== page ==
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What Is Rosé?

When offering someone a glass of wine, the usual follow-up question is “red or white?”. While red and white wine styles dominate, there are quite a few others. The next biggest category is probably rosé wine, helped in part by being on trend recently. Rosé is definitely growing in importance, but not always understood, so here are a few notes to help you along.

It’s A Style

Rosé is sometimes confused for a grape variety, which isn’t helped by wine lists that group all their rosé under one heading, in between Chardonnay and Pinot Noir. Rosé wine can be made from a wide range of grapes, as long as there is some colour is to impart to the wine. As the colour comes from the skins, this usually means a red grape like Grenache, Merlot or Pinot Noir.


A common misconception is that rosé is a blend of red and white wines. This method is fairly uncommon, with the majority of rosé wine is made by either saignée or skin contact. Without getting too technical, saignée means bleeding off the first press of juice from red skinned grapes to make a light pink coloured wine. Even more common is to leave the juice from red grapes in contact with the skin for a short period, usually between 6 to 72 hours (as opposed to weeks for red wines). This short contact provides a light pink colour, and the unique flavour and body that characterise rosé.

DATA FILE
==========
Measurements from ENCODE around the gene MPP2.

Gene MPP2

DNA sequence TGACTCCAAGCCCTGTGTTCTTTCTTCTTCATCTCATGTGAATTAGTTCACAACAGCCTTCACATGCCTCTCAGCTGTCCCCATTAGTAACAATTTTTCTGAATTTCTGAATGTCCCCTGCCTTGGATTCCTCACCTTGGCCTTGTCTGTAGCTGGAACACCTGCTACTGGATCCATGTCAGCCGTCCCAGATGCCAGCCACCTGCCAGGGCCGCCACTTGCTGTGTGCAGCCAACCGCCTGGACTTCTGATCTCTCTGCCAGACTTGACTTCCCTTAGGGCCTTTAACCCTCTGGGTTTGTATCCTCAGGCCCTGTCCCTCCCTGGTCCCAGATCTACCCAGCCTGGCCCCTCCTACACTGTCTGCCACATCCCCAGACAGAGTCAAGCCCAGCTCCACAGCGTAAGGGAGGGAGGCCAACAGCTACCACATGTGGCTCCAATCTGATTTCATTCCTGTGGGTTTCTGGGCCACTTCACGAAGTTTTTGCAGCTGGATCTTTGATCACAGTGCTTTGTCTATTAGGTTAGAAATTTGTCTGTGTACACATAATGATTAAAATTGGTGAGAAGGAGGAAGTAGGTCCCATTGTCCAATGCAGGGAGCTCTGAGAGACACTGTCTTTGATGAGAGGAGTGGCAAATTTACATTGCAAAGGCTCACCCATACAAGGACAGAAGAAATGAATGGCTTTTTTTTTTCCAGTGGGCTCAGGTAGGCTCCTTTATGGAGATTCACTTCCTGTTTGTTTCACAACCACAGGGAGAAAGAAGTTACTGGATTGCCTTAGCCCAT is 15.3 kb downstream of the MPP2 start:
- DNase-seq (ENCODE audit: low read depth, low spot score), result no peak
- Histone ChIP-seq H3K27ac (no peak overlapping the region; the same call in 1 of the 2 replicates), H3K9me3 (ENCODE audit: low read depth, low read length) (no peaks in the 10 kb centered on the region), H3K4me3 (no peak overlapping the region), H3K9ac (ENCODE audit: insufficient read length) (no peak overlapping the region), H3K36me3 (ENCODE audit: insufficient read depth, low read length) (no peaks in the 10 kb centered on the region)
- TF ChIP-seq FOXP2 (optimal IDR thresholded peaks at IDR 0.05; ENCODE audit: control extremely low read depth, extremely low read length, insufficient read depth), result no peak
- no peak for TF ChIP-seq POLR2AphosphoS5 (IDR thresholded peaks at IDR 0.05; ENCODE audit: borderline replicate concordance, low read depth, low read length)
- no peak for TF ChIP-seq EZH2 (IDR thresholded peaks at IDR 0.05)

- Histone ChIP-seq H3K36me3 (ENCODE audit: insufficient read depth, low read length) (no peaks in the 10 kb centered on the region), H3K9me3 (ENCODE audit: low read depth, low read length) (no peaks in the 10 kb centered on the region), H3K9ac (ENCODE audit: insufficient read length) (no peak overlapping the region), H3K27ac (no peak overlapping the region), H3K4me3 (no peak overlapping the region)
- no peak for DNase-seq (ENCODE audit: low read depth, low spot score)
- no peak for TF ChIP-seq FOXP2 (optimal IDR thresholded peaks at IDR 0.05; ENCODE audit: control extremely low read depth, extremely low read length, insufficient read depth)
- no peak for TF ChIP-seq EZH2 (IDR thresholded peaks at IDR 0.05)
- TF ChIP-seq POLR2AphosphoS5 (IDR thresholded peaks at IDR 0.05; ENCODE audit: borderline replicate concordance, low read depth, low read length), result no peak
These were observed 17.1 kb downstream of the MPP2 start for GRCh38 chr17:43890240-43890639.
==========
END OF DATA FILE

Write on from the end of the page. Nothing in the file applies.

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One of the longest running rosé traditions comes from the South of France, which influences the rest of the world. If you’ve ever visited a supermarket in Provence you’ll have seen a huge section for these wines. Ranging from cheap and cheerful table wine, to some fairly serious and exciting drinks, they invariably seem to pair with perfectly with the local cuisine. These wines are usually made from Grenache, with a little Cinsault and Mourvedre. They give us that lightly coloured, copper-hued style that is very much in vogue.


Outside of France everyone else has been experimenting. Different grape varieties and changing lengths of skin contact can have a huge effect on the colour. The wines can range from a slight blush to a deep pink, almost red wine, and from a vibrant hot pink to a pale salmon. In New Zealand and Australia, you can find Rosé made from just about anything that will grow. This is sometimes a useful tool in a poor vintage where the red grapes may not produce a great red wine, but can be used to make a decent rosé. While early Australian rosé tended to be deep pink and often sweet, these have been largely replaced by the more popular dry, paler versions.

You can visit the producers of great rosé on our Yarra Valley toursMornington Peninsula tours or find out more about the wineries in the Yarra Valley and Mornington Peninsula.


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Kieran Clarkin
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